U.S. auto sales jumped by about 18 percent in January, led by gains for General Motors Co and Chrysler as the two Detroit automakers restructured by the U.S. government took share from rivals.

The stronger U.S. auto sales results pointed to a recovery in American consumer demand and a return of easier lending terms by banks, auto executives and analysts said, despite the threat of higher oil prices ahead.

Meanwhile, major automakers reported a strong start to 2011 outside the United States, soothing concerns about slower demand in growth-engine markets like India and a bumpy recovery in the developed markets of Europe.

The major risk, analysts said, remains the prospect that higher oil prices could crimp demand or send consumers scrambling toward the kinds of small vehicles that are typically less profitable for automakers.

We're still not at the oil prices that would tilt the industry, said Nationwide chief economist Paul Ballew. If oil prices don't trip us up, Detroit should have a pretty good year.

GM posted a 22 percent sales gain, pushing its market share above 20 percent.

It was the first time the top U.S. automaker had taken market share in six months and came along with a jump in sales of pickup trucks and SUVs, the heavy vehicles that remain GM's bread and butter.

GM's sales gain came as it stepped up spending on incentives to lure consumers, although the automaker vowed that it would not return to its much-criticized practice of buying market share with zero-percent financing and other discounts that undercut the resale value of its cars.

We're not going to return to the days of driving production with incentives. We know that's not going to be a recipe for success for us, GM's sales chief, Don Johnson, told reporters and analysts.

Chrysler, which is pushing toward an initial public offering of stock in the second half of 2011, had a 23 percent sales gain.

Other major automakers trailed with double-digit sales gains: Toyota Motor Co gained 17 percent; Honda Motor Co and Nissan Motor Co were up 15 percent; Ford Motor Co gained 13 percent.

GM shares were up 0.6 percent and Ford shares were up 1.1 percent on Tuesday afternoon.


Winter storms pummeled much of the United States in January, snarling showroom traffic in parts of the country that are normally outside the Snowbelt.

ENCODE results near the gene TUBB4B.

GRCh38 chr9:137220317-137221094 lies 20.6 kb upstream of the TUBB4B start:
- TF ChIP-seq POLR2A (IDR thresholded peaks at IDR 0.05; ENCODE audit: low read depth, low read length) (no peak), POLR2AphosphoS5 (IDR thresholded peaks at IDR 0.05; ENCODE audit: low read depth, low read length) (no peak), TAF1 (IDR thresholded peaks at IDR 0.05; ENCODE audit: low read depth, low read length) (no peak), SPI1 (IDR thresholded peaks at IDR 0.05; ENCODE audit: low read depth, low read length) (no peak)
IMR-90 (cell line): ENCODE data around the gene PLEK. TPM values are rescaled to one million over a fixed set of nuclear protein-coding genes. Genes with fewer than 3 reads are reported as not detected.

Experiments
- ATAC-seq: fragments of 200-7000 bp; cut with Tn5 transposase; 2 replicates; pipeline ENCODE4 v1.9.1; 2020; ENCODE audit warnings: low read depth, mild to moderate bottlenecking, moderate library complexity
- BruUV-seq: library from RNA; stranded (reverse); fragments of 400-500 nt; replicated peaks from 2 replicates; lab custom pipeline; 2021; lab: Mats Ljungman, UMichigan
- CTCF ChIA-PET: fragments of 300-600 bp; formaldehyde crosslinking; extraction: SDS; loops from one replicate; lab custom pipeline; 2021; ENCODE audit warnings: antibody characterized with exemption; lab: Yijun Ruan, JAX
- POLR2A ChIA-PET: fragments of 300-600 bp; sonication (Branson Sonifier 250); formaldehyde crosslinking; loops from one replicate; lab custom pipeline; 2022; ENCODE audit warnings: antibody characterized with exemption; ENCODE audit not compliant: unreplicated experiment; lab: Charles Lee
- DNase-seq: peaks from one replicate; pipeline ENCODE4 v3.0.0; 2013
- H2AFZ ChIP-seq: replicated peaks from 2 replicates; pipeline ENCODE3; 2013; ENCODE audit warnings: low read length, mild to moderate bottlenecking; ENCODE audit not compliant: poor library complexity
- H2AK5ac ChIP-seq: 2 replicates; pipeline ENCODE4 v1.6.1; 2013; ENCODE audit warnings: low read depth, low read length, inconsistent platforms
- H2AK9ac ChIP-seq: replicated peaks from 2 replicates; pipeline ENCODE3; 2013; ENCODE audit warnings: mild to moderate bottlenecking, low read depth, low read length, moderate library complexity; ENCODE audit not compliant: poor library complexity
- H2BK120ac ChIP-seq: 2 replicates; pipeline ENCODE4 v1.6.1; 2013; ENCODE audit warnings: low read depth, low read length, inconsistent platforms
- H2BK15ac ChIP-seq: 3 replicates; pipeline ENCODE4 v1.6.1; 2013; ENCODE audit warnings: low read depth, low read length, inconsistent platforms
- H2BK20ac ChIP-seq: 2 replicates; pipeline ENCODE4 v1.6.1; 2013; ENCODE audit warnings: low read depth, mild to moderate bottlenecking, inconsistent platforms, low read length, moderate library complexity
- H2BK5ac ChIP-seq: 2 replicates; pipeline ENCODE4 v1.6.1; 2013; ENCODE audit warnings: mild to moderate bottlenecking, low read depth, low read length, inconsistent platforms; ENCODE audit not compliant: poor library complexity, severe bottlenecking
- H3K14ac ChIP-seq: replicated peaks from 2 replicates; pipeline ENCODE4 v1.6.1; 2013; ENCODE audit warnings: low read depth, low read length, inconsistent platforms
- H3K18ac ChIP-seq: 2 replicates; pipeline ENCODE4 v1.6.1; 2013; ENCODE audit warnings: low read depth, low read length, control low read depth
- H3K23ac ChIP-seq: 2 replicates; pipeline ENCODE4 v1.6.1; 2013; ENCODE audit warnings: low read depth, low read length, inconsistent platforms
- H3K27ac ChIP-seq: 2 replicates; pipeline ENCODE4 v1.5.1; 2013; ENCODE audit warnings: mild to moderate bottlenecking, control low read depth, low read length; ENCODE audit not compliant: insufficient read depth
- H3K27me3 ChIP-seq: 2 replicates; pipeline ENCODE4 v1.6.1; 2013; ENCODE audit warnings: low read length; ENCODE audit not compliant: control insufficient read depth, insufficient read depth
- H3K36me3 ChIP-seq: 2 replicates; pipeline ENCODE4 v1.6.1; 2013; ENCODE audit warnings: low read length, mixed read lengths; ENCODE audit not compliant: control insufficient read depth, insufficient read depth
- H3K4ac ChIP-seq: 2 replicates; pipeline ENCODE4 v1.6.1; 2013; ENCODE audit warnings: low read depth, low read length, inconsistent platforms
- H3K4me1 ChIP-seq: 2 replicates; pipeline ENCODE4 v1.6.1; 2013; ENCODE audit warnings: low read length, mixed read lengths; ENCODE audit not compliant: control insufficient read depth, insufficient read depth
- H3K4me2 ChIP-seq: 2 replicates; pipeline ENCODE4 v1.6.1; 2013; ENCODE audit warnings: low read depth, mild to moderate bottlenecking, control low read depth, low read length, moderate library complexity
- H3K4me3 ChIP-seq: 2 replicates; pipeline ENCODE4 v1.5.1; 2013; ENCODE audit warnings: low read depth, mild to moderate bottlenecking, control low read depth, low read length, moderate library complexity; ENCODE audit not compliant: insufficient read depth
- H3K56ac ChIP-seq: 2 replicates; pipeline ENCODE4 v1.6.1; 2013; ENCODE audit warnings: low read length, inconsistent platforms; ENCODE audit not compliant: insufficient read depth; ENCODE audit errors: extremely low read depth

That included a particularly strong winter storm in the middle of January that caused six states to declare states of emergency, shut interstate highways around Atlanta and dropped heavy snow in parts of Texas and the Carolinas.

Nissan's U.S. sales chief, Al Castignetti, said the harsh weather had caused consumers to defer purchases, especially in the Northeast, typically a strong area of sales for Nissan.

But Castignetti said he saw no sign of an interruption in the slow but steady recovery in consumer demand aided by easier credit terms from banks and finance companies.

Despite the creep higher in gasoline prices, consumers continue to shop for trucks and larger vehicles, he said.

We really haven't seen a hiccup yet from oil prices, Castignetti said. It could start to creep in but we haven't seen it yet.

Both Ford and GM, the two leading pickup truck makers, both reported sales for those work-related vehicles that outstripped gains for the market as a whole.

Pickup trucks are often used by small business owners and analysts track that category of demand as a leading indicator for business investment.

Sales for Ford's F-Series trucks jumped 30 percent. Sales for GM's Chevy Silverado and GMC Sierra rose by a combined 29 percent.


French passenger car sales data showed a rise of 8 percent as the last effects of France's scrapping scheme boosted the figures.

Spain, where incentives ran out in July, and a weak economic outlook and high unemployment are hurting spending power, was another dark spot, with sales down 24 percent.

In Belgium, sales rose 7.8 percent. Italian auto orders, estimated at about 159,000, were about 27 percent higher than the same month a year earlier.

Meanwhile, Indian automakers reported sales rises of between 14 and 22 percent.

Auto sales in India grew a record 31 percent in 2010, driven by a burgeoning middle class, but a hike in interest rates, and rising fuel and vehicle costs are expected to slow sales growth this year.

Sales in Japan, excluding the smallest class of vehicles, fell 21.5 percent in January, declining for the fifth straight month after subsidies to replace older cars expired.

(Additional reporting by Gilles Guillaume in Paris, Hyunjoo Jin in Seoul and Sumeet Chatterjee in Mumbai; writing by Kevin Krolicki; Editing by Vinu Pilakkott, Andrew Callus and Matthew Lewis)